They then linked definitions of racism with racial attitudes and behaviours. The survey was administered to more sociology classes. 485 surveys were completed and 400 analysed, 254 female, 143 male, 32 black, 15 Asian, five Hispanic, 11 biracial, 326 white, two other, self identified. These are representative of the University. Definitions from the first phase were rendered as Likert items with four categories of agreement, and respondents were asked which of the definitions they found most and least representative. There was also an open-ended item. Then respondents were asked about racial attitudes and behaviours drawn from the Detroit Area Survey [?] and some demographic information.

 Items refer to perceptions of job discrimination, including discrimination against women, experiences with members of racial group other than their own and students gender and race–ethnicity. Five items assessed perceptions of job discrimination: questions like how much discrimination is there that hurts the chances of getting good paying jobs for [five ethnic groups] with responses ranging from none to a lot. Experiences with racial groups other than their own were addressed by asking about the racial composition of the neighbourhood in which the respondent grew up, racial composition of schools, whether the respondent had close friends of a different race and whether the respondent had been in a monogamous long term relationship with someone of a different race. Student race was 'dichotomised for purposes of these analysis due to small numbers of respondents of diverse backgrounds' into white or nonwhite.

Turning to the definitions, 'commonly accepted scholarly definitions of racism are addressed' within the range of student responses, including those that refer to prejudiced beliefs, discriminatory behaviour or institutionalised inequality. However student responses provide 'a potentially richer, more multifaceted consideration of racism', for example a lack of knowledge about other races, conscious or unconscious thoughts or actions directed against the people of a particular race, feeling that members of a particular race need help from others because they cannot help themselves, which the authors identify as '(a "compassionate" form of racism)' (8) [I have suddenly noticed page numbers]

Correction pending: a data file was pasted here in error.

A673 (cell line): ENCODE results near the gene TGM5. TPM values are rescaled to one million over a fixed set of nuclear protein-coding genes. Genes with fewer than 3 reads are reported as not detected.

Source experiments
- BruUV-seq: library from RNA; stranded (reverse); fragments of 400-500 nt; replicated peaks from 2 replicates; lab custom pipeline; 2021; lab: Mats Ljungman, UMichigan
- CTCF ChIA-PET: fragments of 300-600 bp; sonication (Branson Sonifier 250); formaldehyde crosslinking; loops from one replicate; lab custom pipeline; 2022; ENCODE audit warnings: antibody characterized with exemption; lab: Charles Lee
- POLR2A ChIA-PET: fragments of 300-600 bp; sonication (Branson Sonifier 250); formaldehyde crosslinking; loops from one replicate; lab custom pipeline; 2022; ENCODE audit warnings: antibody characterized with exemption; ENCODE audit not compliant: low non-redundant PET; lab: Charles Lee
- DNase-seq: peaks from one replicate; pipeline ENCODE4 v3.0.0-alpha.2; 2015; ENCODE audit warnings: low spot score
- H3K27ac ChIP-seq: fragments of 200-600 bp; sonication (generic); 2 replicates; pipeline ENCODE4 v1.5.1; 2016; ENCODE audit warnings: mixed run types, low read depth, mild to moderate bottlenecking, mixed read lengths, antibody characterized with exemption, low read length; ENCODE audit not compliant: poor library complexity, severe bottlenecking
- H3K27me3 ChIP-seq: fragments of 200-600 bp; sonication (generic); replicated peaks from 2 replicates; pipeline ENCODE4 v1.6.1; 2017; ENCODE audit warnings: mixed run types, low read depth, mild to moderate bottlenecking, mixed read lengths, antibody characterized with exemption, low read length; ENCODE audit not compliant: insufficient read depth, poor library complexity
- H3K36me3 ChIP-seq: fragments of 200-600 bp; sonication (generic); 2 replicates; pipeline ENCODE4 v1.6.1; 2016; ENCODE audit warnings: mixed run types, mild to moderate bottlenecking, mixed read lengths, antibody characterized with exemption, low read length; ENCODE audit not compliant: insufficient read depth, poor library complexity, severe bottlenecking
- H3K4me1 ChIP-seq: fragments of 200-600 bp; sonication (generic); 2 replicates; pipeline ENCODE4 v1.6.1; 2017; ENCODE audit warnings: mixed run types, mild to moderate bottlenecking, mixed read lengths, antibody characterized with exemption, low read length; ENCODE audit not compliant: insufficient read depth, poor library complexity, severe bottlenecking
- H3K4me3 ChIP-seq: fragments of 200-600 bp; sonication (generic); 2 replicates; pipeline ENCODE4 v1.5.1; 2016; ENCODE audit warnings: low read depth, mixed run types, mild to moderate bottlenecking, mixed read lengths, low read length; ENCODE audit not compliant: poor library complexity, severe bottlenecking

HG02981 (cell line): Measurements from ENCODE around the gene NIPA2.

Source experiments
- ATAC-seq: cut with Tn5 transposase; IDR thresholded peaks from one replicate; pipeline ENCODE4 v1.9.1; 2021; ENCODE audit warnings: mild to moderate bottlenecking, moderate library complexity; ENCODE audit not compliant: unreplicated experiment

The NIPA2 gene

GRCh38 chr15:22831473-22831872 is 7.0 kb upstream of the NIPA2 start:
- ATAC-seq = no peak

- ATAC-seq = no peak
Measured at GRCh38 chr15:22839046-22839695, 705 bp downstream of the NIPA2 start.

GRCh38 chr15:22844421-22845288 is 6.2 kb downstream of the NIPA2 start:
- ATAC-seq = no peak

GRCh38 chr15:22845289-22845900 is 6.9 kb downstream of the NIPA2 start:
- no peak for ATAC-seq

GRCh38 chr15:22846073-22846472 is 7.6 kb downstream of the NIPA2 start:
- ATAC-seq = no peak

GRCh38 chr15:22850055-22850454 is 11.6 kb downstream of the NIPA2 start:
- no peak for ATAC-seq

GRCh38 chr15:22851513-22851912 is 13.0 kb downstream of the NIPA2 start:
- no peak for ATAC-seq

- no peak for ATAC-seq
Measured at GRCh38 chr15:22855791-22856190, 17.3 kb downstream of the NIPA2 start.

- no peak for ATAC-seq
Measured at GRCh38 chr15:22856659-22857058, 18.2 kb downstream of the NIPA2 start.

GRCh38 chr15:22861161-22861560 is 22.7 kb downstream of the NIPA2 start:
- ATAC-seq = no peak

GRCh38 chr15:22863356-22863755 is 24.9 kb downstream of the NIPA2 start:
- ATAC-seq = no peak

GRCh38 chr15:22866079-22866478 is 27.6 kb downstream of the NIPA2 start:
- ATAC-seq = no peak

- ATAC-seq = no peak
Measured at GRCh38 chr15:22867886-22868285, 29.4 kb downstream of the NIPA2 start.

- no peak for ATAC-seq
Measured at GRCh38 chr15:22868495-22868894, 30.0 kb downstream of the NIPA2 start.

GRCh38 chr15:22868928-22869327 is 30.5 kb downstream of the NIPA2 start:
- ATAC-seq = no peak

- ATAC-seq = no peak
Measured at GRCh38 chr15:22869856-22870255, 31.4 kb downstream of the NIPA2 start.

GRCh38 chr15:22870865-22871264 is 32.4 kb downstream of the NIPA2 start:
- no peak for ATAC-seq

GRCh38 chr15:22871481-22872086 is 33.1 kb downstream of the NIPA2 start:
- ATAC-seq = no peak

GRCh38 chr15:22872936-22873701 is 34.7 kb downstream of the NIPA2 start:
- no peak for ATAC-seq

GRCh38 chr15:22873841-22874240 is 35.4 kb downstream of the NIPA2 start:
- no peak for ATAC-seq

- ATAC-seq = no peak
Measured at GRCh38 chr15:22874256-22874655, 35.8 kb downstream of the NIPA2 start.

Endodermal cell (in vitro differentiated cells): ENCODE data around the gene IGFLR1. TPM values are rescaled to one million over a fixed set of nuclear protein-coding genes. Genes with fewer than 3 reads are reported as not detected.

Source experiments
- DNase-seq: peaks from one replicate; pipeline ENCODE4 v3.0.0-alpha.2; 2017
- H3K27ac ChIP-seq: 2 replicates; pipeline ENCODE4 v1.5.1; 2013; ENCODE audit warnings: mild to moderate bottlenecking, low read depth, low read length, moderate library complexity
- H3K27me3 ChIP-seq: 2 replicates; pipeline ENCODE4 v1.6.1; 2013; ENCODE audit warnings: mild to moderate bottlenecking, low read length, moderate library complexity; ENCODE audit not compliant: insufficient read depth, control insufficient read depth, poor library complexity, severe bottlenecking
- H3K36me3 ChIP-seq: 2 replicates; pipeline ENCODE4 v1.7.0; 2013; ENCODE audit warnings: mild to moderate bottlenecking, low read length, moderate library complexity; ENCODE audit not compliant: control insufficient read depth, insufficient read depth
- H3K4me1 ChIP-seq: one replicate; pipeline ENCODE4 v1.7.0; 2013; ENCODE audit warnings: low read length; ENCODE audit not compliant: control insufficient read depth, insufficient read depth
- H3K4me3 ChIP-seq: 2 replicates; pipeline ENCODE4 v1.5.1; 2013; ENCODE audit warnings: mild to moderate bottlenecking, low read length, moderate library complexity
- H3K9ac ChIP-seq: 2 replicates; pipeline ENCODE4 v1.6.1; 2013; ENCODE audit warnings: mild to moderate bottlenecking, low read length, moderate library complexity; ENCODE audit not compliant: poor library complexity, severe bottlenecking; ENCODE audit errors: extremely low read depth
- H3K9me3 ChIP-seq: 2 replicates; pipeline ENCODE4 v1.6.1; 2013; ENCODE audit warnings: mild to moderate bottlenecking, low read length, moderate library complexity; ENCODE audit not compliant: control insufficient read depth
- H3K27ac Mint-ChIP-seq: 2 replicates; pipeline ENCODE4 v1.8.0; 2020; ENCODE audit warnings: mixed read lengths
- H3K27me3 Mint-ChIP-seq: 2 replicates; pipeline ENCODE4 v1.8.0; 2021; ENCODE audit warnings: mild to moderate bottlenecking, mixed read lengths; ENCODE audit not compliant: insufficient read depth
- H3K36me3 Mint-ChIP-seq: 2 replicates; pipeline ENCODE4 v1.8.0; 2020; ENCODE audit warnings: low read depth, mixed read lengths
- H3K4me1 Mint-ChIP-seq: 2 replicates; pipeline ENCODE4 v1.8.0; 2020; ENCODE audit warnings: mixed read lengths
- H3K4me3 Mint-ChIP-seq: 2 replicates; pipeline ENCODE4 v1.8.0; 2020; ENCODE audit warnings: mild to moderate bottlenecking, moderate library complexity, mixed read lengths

Then they asked whether those in phase 2 agreed with these definitions and whether agreement might be linked to their perceptions of discrimination. With this group the definition of racism that gained the highest level of agreement was '"hating an entire race of people"', with the lowest level of agreement attached to '"lack of knowledge about other races"', although 32% of respondents also said that lack of understanding or having no knowledge contributed to racism in the open-ended question [may be the closed ended one prompted them?].

They investigated groups of responses using 'principal components factor analysis'. The inventory of 21 definitions loaded on five factors, but only one of them produced a sufficiently high level of reliability. This factor included the items discriminatory action against the race different than one's own, negative assumptions about a race, a belief that particular races are inferior, hating someone because of their race, disliking someone because of their race [seems a bit redundant] and disliking an entire race, although, oddly, hating an entire race loaded on a different factor, together with verbal remarks unintentionally hurtful to a particular race, and that compassionate racism one. Overall, 'it is difficult to identify clear patterns in students' conceptualisations of racism' and there are implications for teaching.